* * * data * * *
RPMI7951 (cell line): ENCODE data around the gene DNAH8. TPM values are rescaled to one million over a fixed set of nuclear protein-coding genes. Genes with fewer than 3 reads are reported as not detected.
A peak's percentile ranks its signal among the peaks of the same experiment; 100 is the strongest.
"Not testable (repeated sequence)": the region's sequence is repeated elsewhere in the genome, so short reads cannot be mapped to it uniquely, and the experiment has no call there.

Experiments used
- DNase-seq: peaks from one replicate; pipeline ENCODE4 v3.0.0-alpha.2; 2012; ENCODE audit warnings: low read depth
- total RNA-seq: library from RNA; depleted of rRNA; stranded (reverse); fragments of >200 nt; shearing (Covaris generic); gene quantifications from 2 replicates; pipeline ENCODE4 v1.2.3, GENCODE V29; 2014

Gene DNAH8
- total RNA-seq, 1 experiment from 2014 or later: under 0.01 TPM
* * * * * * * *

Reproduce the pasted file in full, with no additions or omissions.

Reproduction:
RPMI7951 (cell line): ENCODE data around the gene DNAH8. TPM values are rescaled to one million over a fixed set of nuclear protein-coding genes. Genes with fewer than 3 reads are reported as not detected.
A peak's percentile ranks its signal among the peaks of the same experiment; 100 is the strongest.
"Not testable (repeated sequence)": the region's sequence is repeated elsewhere in the genome, so short reads cannot be mapped to it uniquely, and the experiment has no call there.

Experiments used
- DNase-seq: peaks from one replicate; pipeline ENCODE4 v3.0.0-alpha.2; 2012; ENCODE audit warnings: low read depth
- total RNA-seq: library from RNA; depleted of rRNA; stranded (reverse); fragments of >200 nt; shearing (Covaris generic); gene quantifications from 2 replicates; pipeline ENCODE4 v1.2.3, GENCODE V29; 2014

Gene DNAH8
- total RNA-seq, 1 experiment from 2014 or later: under 0.01 TPM